Freemium, social and gambling style games are beginning to converge making it hard to recognize what is a free game, virtual currency transaction related game, real gambling game, etc. The games in many cases are exactly the same in terms of content and game play characteristics with possible slight differentiation in monetization strategies and perhaps legal status. In many cases the consumers of these games may not even recognize the differences being oblivious to what is legal or not and no longer seeing the difference between virtual currencies and traditional currencies and virtual goods and physical goods.
This blurring of game distinctions and boundaries makes for a very interesting game analytic system or platform. Traditional game analytics are silo-ed. They are traditionally crafted for each of the game and game platform and audiences. We talk about ARPU in certain areas, life time value of a player in another and coin in or deposits in another.
A number of game developers, platform providers and game publishers are now involved in all of these business models and are trying to figure out how, or should be trying to figure out how and if players are moving across the various game boundaries. For instance, if a business acquires a player in a freemium game how do they encourage the player to cross over into playing a real gambling game. How do you convert a player acquired in a gambling game into a freemium game? Should you? Under what circumstances should an attempt be made to convert a player? How do cross over players monetize in both environments? Is it cheaper to acquire them in a freemium game and up sell them into a gambling game? What does ARPU mean in this new world? What is the lifetime value of a customer? What is the cost of acquisition? What game features are working to keep players in the larger game eco-system?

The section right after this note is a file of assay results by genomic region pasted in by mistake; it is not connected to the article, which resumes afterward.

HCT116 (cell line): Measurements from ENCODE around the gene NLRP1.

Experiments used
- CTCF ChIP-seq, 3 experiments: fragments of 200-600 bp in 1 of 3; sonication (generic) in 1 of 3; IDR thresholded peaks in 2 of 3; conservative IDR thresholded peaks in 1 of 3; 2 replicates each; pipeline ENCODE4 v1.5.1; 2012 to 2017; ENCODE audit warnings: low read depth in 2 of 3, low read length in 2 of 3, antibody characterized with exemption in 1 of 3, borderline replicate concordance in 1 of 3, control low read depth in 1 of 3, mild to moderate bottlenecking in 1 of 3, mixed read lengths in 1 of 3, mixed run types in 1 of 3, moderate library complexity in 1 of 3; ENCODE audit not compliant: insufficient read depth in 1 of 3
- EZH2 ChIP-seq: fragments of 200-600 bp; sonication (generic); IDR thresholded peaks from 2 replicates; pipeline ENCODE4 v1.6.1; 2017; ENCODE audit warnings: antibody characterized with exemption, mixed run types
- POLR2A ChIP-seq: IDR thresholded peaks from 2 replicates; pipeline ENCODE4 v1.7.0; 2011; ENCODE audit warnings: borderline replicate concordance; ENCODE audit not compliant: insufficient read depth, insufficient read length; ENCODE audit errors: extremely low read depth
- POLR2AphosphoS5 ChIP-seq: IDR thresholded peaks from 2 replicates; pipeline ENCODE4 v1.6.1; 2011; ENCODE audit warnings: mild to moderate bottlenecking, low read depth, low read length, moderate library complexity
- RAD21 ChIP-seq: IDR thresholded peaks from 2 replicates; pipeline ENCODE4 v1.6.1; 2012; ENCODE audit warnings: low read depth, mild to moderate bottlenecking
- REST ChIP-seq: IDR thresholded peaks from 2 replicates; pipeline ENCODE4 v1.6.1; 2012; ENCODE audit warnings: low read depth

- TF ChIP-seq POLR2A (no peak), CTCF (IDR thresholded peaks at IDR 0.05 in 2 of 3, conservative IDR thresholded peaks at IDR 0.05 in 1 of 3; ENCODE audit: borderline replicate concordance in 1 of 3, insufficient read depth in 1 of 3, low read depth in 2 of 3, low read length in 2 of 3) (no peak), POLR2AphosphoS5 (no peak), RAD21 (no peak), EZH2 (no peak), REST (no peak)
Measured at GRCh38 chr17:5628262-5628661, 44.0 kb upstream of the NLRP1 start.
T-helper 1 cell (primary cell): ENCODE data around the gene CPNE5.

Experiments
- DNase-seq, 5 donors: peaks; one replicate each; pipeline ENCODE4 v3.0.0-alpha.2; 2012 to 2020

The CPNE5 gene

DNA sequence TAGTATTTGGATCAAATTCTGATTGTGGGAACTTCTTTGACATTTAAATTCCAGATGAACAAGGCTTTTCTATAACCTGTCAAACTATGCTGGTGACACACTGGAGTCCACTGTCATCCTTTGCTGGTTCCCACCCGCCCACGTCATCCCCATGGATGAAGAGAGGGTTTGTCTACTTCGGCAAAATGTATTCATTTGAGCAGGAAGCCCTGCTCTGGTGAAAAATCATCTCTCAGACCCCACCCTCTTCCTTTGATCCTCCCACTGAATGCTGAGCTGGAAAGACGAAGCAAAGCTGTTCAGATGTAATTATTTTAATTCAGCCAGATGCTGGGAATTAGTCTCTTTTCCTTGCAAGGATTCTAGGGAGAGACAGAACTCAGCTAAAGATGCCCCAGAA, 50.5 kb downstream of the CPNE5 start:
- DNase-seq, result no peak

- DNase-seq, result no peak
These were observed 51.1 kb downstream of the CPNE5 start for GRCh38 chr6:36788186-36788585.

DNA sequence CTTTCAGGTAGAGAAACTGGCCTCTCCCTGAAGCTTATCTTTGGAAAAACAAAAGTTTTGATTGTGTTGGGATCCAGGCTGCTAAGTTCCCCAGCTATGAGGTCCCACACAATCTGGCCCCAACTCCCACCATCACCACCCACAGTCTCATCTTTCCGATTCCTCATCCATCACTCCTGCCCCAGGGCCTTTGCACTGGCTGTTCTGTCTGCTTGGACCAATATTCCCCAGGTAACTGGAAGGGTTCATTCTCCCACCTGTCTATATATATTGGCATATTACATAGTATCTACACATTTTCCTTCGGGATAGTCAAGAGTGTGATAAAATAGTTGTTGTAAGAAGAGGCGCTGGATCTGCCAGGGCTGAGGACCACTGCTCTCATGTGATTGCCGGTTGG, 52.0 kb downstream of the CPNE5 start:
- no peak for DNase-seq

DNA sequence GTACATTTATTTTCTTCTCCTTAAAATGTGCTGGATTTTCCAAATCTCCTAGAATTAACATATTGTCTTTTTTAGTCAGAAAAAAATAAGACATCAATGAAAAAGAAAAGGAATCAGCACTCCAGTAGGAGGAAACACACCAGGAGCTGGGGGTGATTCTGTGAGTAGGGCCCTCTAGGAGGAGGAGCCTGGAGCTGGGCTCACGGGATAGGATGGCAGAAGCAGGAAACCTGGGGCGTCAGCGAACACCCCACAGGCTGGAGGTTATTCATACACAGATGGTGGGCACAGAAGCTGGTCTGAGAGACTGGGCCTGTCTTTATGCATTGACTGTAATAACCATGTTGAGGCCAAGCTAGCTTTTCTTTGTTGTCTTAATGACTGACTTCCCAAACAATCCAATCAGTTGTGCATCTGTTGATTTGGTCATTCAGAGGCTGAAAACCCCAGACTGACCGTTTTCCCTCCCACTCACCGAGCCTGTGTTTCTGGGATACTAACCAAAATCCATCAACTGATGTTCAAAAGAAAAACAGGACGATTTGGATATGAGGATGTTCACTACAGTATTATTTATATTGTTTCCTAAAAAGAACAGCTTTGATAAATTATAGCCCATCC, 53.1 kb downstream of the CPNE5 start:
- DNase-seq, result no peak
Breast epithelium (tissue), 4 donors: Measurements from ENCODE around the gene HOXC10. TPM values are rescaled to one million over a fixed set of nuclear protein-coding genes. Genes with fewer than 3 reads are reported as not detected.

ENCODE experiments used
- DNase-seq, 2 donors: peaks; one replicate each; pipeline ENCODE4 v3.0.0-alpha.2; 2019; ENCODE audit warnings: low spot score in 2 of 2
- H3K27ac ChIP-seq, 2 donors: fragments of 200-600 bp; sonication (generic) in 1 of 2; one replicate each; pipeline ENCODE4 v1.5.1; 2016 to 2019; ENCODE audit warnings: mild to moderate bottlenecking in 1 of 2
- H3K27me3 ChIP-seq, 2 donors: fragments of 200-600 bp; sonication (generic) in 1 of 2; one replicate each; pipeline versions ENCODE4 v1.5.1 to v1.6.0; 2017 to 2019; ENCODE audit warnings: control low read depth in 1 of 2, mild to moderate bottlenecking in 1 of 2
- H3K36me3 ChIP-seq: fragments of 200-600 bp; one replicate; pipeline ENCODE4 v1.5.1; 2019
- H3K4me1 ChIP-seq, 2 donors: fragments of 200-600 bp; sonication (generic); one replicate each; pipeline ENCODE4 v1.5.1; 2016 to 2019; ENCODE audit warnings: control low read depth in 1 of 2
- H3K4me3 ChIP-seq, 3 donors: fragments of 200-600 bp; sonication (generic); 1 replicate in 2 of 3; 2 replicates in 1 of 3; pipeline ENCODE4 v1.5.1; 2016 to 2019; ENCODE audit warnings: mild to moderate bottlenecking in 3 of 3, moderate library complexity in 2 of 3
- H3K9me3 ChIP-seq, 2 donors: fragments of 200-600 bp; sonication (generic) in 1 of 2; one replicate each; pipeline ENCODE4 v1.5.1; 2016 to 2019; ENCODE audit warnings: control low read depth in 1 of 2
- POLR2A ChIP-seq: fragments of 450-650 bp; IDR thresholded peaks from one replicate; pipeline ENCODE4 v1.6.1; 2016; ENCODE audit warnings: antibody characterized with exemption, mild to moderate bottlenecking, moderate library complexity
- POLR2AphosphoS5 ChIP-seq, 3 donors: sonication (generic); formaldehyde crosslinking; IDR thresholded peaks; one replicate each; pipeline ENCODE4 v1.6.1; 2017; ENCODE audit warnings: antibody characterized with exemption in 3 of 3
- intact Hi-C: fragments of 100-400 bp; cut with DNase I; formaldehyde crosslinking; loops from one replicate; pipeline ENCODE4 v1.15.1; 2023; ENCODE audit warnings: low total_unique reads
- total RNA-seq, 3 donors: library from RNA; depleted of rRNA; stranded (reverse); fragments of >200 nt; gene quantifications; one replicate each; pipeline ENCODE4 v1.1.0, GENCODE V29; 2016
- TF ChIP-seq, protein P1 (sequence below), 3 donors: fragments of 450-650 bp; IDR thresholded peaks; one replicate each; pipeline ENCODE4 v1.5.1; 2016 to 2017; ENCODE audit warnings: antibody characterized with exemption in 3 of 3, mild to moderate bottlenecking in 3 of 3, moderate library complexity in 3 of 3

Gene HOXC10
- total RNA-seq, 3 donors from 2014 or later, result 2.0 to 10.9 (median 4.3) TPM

With the current state of game analytics and game platforms I suspect that optimizing a player across platforms is very difficult and unfortunately absolutely necessary to optimize everything from marketing spend, product feature sets and optimization of revenue per player. The games themselves may not encourage awareness of the other game types and single sign-in or ID's not cross referenced across platforms.
Overall, game convergence requires us to view a player in a completely different light. We need to view them holistically presuming that any player could cross over, certain players will be most likely do so. Certain players will monetize better in one environment and not so well in another. Can we extend the lifetime value of player much longer then we can in a single game silo? Can we leverage the social context of a Facebook game in a gambling environment without ever launching a Facebook gambling game?
Clearly, we are at a point where the notion of a game or gaming environment has drastically changed. The analytics for this environment clearly lag behind the evolution of player behavior and game content offerings. However, the game platforms themselves may not be properly taking advantage of the new game play normal. Organizations think in silo's and build systems and games around these silo's. In a very real way the consumers or players are ahead of the game platform providers leveraging game content as they see fit.
I am sure analytics system's will catch-up and savvy product managers will realize the opportunity. In the meantime revenue is being left on the table, cost of player acquisition is higher then it should be and overall lifetime value of a player is unclear.
Kevin Flood is the CEO of Gameinlane, Inc. Kevin writes about online games and their impact and integration into iGaming and E-commerce environments. Kevin is a frequent speaker at online game events and conferences in Asia, Europe and the US. Kevin and his Gameinlane team are currently working with online gambling, social gaming and e-commerce companies integrating social gaming with online gaming operations and integrate game mechanics into e-commerce applications.